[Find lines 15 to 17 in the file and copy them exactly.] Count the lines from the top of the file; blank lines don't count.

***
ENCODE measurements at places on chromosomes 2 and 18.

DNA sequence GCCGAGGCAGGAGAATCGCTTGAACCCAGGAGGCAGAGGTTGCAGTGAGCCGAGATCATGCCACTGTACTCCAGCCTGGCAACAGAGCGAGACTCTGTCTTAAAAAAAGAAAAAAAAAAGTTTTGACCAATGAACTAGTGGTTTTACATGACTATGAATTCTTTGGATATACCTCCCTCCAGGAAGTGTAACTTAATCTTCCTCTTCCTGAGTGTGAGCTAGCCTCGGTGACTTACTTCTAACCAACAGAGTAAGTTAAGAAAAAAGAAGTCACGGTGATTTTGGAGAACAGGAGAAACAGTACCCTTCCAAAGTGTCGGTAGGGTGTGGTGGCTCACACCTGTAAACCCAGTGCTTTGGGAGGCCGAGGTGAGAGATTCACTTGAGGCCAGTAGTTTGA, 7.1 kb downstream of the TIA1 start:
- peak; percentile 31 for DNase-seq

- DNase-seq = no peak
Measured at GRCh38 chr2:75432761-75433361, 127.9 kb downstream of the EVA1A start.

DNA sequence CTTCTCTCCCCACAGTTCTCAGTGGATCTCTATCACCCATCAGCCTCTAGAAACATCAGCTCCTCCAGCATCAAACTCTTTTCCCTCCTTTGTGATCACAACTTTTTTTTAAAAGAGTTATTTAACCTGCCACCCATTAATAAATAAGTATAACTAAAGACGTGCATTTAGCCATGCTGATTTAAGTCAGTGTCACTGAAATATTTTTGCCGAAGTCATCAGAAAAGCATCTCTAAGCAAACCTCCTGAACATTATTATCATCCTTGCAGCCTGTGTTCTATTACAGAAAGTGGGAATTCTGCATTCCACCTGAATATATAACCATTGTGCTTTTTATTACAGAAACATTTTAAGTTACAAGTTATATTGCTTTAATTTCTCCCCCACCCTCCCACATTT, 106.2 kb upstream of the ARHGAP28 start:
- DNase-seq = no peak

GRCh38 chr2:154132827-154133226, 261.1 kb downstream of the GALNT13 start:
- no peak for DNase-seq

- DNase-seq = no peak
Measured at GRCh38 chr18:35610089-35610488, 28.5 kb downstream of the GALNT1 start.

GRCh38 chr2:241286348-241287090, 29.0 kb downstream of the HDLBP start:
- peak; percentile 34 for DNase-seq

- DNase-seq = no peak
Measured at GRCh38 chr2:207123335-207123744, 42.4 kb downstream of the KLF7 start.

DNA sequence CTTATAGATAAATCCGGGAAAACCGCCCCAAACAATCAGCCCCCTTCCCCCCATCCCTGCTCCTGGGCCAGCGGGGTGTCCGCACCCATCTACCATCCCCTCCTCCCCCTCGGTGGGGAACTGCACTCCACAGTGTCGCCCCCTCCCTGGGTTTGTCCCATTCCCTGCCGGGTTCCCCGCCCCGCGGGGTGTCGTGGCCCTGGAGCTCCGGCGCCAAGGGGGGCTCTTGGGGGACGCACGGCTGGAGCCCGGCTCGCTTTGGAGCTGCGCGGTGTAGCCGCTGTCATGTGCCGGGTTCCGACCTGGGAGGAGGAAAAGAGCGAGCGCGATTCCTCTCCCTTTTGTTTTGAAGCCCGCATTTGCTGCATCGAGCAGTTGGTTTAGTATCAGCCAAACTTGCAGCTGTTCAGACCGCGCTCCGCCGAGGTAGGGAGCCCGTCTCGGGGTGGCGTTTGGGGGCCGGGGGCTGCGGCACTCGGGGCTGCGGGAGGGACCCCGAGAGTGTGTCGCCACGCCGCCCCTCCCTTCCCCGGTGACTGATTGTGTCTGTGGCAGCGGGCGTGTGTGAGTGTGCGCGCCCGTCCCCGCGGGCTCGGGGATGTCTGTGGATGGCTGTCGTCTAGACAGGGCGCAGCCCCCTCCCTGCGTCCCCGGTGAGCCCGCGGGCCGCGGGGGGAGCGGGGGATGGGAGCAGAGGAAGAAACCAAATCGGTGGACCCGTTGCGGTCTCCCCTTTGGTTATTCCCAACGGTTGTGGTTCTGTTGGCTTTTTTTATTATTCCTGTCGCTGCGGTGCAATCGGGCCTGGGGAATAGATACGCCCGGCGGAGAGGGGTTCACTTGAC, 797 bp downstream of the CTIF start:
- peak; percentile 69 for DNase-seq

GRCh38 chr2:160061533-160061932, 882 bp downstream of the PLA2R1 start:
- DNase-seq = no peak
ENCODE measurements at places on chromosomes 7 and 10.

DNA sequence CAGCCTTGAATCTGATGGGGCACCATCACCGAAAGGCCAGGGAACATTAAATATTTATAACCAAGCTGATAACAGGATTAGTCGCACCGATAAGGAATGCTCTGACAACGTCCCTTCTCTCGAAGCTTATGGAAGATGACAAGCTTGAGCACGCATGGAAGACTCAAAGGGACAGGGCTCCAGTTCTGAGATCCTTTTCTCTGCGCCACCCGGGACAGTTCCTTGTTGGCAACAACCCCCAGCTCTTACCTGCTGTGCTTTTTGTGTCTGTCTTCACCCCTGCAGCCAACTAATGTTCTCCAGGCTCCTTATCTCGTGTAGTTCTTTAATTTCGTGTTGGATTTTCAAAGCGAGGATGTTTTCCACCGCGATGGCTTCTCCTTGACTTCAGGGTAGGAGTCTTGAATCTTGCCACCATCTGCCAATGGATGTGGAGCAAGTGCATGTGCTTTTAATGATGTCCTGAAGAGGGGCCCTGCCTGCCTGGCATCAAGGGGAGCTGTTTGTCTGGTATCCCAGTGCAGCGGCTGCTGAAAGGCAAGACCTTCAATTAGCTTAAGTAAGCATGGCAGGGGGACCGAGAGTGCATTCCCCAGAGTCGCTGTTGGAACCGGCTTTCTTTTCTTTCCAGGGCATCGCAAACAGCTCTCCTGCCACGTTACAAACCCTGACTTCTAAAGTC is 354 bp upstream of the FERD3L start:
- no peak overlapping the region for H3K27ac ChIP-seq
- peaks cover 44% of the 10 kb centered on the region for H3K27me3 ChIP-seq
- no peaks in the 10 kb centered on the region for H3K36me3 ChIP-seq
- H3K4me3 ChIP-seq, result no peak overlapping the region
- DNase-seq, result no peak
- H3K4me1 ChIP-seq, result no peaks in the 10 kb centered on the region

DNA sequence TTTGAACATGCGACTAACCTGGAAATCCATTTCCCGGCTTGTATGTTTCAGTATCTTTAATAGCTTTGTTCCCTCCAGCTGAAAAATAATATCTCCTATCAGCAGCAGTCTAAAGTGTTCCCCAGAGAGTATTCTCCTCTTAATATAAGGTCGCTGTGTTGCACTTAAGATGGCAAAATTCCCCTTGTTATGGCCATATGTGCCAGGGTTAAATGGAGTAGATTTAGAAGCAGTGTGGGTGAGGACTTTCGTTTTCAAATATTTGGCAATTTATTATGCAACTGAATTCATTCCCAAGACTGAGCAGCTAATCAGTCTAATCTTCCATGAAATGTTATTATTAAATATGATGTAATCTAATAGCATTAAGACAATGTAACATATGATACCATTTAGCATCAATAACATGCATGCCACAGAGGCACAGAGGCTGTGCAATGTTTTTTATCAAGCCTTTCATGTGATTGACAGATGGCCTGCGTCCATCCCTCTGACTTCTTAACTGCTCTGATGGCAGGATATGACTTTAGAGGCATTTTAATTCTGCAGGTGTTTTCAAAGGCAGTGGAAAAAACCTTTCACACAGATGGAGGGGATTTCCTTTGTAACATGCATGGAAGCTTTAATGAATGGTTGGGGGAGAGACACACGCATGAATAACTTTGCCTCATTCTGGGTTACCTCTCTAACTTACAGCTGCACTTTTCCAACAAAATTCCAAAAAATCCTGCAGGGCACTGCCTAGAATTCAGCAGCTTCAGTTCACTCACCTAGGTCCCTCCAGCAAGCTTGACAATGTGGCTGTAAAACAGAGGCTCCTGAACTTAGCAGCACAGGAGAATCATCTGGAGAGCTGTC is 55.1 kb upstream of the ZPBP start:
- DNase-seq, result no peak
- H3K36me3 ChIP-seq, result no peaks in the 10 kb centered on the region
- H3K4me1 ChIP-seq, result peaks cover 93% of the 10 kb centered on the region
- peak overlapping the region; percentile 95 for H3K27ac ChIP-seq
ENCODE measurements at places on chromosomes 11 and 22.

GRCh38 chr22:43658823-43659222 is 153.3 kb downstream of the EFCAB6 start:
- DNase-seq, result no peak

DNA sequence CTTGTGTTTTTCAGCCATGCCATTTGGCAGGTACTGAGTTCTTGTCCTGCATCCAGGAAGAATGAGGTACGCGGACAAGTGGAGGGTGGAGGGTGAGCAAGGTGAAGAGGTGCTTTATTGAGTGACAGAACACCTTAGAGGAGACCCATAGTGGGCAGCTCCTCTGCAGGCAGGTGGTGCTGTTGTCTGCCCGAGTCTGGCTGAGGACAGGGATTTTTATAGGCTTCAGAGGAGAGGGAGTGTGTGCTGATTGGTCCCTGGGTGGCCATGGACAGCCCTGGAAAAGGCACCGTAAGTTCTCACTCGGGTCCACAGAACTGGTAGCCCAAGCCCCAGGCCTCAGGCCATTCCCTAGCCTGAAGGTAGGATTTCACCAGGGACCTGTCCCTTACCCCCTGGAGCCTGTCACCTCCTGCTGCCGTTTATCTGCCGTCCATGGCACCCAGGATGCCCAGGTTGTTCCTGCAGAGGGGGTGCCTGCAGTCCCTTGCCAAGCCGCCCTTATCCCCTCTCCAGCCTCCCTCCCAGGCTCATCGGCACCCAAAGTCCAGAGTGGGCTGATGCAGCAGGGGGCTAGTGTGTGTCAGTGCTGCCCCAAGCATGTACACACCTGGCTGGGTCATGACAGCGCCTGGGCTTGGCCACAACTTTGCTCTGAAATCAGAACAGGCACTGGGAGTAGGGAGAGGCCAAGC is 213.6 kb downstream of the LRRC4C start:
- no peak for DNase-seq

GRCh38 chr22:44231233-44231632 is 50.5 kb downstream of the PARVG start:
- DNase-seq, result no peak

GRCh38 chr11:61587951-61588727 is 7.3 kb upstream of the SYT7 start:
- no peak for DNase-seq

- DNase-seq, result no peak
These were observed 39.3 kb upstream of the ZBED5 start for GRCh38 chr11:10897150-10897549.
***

Measured at GRCh38 chr2:207123335-207123744, 42.4 kb downstream of the KLF7 start.

DNA sequence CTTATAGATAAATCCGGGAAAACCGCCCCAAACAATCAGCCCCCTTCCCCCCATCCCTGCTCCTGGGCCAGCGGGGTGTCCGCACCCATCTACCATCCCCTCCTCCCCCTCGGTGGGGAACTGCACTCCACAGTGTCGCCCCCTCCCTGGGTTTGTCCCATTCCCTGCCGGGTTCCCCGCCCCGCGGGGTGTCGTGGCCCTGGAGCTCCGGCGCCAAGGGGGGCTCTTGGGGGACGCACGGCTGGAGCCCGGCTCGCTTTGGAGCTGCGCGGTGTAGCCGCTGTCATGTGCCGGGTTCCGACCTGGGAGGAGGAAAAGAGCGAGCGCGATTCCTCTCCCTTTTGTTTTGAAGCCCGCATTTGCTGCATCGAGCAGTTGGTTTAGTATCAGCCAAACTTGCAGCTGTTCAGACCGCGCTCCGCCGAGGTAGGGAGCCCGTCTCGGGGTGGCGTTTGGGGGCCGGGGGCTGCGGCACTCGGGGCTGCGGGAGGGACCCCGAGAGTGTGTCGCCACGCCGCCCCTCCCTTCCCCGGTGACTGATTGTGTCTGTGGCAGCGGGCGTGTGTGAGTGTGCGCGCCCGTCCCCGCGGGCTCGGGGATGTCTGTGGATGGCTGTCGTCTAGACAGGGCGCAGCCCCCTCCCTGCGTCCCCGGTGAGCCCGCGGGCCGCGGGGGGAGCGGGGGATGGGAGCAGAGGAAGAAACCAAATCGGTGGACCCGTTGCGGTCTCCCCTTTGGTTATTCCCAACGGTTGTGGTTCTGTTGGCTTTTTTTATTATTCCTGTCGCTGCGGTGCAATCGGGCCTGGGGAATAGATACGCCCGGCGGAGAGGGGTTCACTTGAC, 797 bp downstream of the CTIF start:
- peak; percentile 69 for DNase-seq